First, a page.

About a year ago I started offering manuscript critique services for aspiring authors. I give the kind of feedback that I want from my own critique partners – a heavy dose of tough love along with a touch of praise. The tough love is what makes all writers (including myself) improve. The touch of praise is there because creating is a difficult job, and even the act of putting words to the page deserves recognition.
What doesn’t deserve recognition is every footfall, head turn, eyebrow rise, nose scratch, and finger twitch of any character.
This is a hangup of mine, and I freely admit that I often go too far in the other direction and have one (or more) of my trusted critique partners let me know that my characters went from talking in the library to riding in a car without a transition. And no, that’s not acceptable.
What is acceptable?
Movement pertinent to plot and setting.
Is your character shading their eyes from the hot California sun? Bingo – that matters because you just found a way to get setting in there without saying, “I live in California.”
Is your character scratching their nose because they’re allergic to cats and that fact plays into the meet-cute you’ve got planned with the manager of the local Humane Society? Okay, cool.
This is the kind of movement that matters because it’s relevant. Too much character movement can kill a scene. So if you’ve got dialogue that reads like this:
“I don’t understand,” Samantha said, her eyebrows coming together.
It doesn’t work, in my opinion. The eyebrows coming together are to illustrate confusion. But the confusion is already there in the words she said. What’s happening here (and I was completely guilty of this when I started) is that you’re trying too hard to control the picture. You want your reader to see what you see, and that means you’re overwriting. The nose scratch shows confusion, or nervousness – but good dialogue will show that on its own. Let your reader fill in the body language.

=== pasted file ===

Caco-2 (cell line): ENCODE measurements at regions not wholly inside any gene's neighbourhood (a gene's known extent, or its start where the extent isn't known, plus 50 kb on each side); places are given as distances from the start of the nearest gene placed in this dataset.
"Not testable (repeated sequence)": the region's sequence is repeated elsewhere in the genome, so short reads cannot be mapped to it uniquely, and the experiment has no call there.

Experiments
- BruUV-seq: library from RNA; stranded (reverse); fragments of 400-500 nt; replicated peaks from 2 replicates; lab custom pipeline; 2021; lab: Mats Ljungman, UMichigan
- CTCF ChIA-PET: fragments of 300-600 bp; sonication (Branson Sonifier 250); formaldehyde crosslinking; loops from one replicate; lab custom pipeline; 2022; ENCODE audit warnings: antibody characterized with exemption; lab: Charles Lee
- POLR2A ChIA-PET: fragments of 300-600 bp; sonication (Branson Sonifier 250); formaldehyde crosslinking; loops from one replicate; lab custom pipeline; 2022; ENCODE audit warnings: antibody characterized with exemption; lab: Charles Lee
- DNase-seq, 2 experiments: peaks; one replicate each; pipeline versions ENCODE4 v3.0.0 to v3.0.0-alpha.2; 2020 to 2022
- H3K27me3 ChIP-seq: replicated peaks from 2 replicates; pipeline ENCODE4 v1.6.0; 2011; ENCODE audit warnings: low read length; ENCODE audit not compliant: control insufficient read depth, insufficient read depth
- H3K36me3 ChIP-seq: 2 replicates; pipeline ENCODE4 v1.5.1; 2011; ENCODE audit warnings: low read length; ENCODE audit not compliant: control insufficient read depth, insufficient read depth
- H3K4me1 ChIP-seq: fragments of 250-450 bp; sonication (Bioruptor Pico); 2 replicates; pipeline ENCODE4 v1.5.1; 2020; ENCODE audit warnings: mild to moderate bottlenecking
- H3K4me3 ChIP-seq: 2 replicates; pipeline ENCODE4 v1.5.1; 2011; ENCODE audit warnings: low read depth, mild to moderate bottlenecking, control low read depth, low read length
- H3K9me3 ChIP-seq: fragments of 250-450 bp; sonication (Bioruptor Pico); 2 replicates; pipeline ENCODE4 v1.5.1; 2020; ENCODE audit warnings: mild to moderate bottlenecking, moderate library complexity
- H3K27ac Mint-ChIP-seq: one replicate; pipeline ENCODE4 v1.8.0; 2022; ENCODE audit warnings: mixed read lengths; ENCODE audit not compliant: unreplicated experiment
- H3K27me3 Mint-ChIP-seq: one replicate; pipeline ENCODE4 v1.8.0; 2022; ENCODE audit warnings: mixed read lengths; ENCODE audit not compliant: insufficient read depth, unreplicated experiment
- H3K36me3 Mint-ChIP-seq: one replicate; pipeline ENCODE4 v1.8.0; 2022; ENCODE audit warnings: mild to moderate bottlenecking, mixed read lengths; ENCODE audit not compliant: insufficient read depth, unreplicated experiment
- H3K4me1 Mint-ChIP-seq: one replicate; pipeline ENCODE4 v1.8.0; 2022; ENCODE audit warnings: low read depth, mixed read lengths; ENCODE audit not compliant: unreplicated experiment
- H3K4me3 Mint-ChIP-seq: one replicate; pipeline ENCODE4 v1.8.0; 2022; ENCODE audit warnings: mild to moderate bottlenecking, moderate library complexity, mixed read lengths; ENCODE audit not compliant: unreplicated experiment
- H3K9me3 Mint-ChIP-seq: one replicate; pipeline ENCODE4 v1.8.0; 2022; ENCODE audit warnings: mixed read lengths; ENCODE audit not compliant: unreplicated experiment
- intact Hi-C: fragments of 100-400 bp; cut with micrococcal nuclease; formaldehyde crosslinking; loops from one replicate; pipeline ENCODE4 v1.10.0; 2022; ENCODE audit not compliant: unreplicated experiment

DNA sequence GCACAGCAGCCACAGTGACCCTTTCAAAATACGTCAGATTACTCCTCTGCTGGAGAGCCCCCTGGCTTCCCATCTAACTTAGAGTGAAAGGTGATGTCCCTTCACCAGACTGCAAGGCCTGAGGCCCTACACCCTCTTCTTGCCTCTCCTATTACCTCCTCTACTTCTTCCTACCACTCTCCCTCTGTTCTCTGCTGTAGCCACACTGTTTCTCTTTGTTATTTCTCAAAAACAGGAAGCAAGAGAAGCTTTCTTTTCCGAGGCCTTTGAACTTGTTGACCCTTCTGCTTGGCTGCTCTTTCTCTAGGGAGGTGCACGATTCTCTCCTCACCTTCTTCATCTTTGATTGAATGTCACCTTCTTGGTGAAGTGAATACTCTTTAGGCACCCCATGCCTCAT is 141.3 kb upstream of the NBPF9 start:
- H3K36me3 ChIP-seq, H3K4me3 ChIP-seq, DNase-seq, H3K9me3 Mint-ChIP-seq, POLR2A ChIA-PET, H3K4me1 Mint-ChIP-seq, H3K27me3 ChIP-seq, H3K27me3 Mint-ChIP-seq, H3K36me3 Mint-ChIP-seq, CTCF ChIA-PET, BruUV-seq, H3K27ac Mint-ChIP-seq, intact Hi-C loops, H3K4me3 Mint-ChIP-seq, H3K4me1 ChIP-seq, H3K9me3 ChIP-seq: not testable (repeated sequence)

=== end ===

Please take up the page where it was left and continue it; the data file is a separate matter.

A bigger issue with character movement is getting characters from one point to another.
For one thing, if it’s not all that important, throw in a scene break. If they’re in school for a scene, and then the next thing that happens relevant to the story is over dinner, scene break. You don’t need to fill in with meaningless stuff just to make time pass – your book isn’t delivered in real time. We assume stuff happened in between first period and dinner, but that it doesn’t matter to the story. You don’t narrate every time your character, eats, drinks, bathes, or goes to the bathroom. We assume they do those things.
Getting them from one place to another within a scene can be trickier. You don’t want a scene break every time the setting changes or you’ll have a bunch of two paragraph chapters. If you start with your character waking up and next thing is them eating breakfast, you don’t have to narrate that they went downstairs. We figure that out on our own.
Everything I say above is subjective. This is me speaking about what I prefer to read, and how I like to write. That being said, I do think that shaving down character movement gives your reader more freedom to visually interpret scenes in their own way, pulling them deeper into the book through that very interaction.
And that’s where you want them.